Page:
Human Trafficking

Human Trafficking

to Europe for sexual exploitation

Trafficking in Persons

Chapter extracted from “The Globalization of Crime — A Transnational Organized Crime Threat Assessment” Report. This report has not been formally edited. The contents of this report do not necessarily reflect the views or policies of UNODC or contributory organizations and neither do they imply any endorsement. The designations employed and the presentation of material in this report do not imply the expression of any opinion whatsoever on the part of UNODC concerning the legal status of any country, territory or city or its authorities, or concerning the delimitation of its frontiers and boundaries. Cover poto: A. Scotti for UN.GIFT/UNODC

To Europe1 for sexual exploitation
Source: Vector to destination: Destination: World (main origin: the Balkans and former Soviet Union) Mainly by land, also sea and air West and Central Europe

Annual flow of new victims: Volume of market (stock): Value of market (stock): About 70,000 victims (based on two-year turnover) About 140,000 victims US$3 billion per year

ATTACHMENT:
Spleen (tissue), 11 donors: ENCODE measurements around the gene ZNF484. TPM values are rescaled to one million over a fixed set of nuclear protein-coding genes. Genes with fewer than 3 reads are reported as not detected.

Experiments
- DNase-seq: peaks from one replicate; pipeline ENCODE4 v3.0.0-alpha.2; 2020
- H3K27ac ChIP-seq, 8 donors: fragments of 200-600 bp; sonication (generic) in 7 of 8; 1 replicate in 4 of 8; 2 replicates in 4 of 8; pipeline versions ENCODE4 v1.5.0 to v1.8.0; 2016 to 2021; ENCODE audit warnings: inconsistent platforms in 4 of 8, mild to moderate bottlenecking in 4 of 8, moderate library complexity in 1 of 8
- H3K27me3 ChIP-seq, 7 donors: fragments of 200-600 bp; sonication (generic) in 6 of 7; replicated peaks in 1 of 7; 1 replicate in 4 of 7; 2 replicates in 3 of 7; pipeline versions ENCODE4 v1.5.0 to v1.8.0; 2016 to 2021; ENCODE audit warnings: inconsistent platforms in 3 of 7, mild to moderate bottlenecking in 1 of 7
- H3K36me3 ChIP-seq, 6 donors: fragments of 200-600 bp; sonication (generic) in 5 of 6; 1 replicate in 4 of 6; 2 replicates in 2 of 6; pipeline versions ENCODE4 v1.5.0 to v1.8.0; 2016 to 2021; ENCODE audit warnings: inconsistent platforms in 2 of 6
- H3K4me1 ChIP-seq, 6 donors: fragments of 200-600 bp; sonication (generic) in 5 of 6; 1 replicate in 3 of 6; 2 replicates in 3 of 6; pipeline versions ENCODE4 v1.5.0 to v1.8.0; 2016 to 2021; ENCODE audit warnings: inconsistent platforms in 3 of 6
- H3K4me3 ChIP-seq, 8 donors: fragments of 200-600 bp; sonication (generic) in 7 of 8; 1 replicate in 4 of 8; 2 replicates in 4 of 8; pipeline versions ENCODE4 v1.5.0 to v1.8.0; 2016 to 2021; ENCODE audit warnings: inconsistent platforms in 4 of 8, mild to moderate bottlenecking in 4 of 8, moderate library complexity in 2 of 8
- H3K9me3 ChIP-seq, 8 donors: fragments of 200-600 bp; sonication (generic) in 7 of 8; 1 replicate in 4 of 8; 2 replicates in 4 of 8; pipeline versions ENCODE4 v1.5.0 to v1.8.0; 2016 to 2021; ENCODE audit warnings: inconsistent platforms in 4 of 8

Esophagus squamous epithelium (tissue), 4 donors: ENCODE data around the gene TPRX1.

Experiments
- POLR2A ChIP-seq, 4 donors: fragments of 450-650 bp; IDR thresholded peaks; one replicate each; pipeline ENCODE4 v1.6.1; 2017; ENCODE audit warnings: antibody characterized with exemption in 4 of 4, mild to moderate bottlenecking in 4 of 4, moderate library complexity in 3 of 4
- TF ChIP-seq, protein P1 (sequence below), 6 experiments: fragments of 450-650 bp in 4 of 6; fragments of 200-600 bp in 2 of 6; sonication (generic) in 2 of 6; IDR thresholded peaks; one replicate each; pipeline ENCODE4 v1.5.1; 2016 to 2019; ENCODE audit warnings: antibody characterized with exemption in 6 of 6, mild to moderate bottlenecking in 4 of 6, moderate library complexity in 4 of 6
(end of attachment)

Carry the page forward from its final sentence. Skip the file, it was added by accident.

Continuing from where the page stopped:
Groups involved: Residence of traffickers: Western European, Balkan, Eastern European, North African, Turkish, Nigerian and Chinese groups Origin and destination countries

Estimated trend: Potential effects: Likelihood of effects being realized: Stable Human rights violations Very high


Trafficking in pErsons

What is the nature of the market? A greater variety of nationalities has been found among human trafficking victims in West and Central Europe than in any other part of the world, and most of these victims (84%) were trafficked for the purpose of sexual exploitation. Both the detection rate and the type of exploitation detected are affected by enforcement patterns, however. In 2006, the entire Western Hemisphere only recorded some 150 convictions for human trafficking, which is about the same number as Germany alone. It is difficult to...

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